According to the Linux documentation, "early userspace" is a set of libraries and programs that provide various pieces of functionality that are important enough to be available while a Linux kernel is coming up, but that don't need to be run inside the kernel itself.
Early userspace is commonly used in various Linux Live CDs and Live USBs for loading necessary device and file system drivers, as well as for other preparatory actions (e.g. setting up a framebuffer).
Early userspace is also responsible for mounting a root file system, which contains a live system (desktop environment and various applications reside in a live system, while early userspace contains only a limited set of programs required for booting up).
Due to varied conditions in which Live CDs and Live USBs are booting up (for example, it is possible to make Live USB from Live CD by writing ISO 9660 image directly to USB device as well as by exporting files from ISO 9660 image to an existing file system on USB device and setting up a bootloader on this device), early userspace should locate a root file system first. A root file system can be stored in a SquashFS image file, a raw image file, a partition with a file system, a device without a partition table (but with a file system), or even in a set of directories in unpacked form (although specific implementations of early userspace may not support everything listed above).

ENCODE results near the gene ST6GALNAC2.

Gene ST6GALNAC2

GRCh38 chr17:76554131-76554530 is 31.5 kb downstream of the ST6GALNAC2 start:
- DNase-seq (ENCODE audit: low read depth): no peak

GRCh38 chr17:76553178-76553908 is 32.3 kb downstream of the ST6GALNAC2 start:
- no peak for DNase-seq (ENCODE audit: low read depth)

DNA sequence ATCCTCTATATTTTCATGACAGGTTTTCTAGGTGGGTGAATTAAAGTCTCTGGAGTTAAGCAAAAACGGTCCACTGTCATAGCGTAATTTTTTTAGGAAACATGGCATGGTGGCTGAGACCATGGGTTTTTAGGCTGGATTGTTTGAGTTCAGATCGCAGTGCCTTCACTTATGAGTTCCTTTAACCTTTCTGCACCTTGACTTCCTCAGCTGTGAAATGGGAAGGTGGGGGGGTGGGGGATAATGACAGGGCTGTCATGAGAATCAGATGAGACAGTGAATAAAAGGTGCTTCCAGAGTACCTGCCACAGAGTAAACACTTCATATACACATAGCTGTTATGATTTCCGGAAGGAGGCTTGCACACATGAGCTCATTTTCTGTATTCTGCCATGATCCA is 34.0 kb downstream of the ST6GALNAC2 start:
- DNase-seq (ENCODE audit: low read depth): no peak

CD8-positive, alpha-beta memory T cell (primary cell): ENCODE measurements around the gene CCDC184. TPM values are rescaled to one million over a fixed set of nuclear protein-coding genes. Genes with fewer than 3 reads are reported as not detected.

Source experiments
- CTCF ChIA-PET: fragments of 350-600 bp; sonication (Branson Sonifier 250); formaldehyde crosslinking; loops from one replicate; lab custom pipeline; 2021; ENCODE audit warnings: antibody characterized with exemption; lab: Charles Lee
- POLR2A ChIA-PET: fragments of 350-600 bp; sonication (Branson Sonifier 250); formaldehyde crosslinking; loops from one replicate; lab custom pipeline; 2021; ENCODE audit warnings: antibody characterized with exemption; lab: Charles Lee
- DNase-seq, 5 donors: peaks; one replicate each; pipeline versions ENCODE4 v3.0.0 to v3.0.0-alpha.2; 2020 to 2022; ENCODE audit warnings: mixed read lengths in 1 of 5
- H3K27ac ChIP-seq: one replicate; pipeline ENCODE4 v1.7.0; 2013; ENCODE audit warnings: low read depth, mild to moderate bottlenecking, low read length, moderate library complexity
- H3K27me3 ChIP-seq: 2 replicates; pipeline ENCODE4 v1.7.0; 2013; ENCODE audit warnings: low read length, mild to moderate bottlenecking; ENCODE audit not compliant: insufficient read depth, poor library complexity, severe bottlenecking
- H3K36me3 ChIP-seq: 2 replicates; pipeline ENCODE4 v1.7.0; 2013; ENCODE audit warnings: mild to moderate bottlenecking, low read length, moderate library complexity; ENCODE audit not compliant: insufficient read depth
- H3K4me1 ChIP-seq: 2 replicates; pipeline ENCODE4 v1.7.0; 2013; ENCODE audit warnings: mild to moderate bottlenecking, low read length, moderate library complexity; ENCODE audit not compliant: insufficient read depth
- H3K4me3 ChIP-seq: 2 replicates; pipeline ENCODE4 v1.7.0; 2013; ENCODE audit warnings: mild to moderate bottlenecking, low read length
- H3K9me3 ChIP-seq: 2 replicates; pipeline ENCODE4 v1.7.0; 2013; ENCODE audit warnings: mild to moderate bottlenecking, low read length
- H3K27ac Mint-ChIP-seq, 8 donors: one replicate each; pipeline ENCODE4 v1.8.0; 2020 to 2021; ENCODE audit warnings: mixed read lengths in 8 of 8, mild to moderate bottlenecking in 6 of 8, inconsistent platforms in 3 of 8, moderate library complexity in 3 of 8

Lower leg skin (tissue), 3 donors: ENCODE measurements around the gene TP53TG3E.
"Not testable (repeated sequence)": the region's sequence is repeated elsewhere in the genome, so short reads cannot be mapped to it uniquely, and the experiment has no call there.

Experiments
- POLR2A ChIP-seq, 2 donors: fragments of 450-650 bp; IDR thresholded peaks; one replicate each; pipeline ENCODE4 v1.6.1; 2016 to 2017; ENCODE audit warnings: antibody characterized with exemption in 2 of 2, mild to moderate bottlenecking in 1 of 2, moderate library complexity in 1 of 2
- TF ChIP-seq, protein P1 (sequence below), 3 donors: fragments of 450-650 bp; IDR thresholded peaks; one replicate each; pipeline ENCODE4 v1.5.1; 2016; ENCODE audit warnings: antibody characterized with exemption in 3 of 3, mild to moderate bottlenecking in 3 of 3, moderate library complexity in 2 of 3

After booting, contents of a root file system are visible as the contents of "/" directory.